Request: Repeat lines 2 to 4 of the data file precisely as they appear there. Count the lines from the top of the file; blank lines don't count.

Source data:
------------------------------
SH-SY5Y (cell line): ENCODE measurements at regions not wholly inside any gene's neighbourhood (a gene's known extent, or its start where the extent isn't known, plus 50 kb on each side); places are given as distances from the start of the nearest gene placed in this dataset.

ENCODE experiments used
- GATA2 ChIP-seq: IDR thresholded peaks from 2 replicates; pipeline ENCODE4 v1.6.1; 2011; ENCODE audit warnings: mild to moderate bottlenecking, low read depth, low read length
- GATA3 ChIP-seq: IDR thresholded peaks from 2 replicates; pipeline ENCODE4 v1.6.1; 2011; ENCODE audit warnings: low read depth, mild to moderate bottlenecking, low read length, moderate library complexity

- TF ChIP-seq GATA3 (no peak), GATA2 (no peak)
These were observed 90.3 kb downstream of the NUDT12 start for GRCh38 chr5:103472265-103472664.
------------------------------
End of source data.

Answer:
ENCODE experiments used
- GATA2 ChIP-seq: IDR thresholded peaks from 2 replicates; pipeline ENCODE4 v1.6.1; 2011; ENCODE audit warnings: mild to moderate bottlenecking, low read depth, low read length
- GATA3 ChIP-seq: IDR thresholded peaks from 2 replicates; pipeline ENCODE4 v1.6.1; 2011; ENCODE audit warnings: low read depth, mild to moderate bottlenecking, low read length, moderate library complexity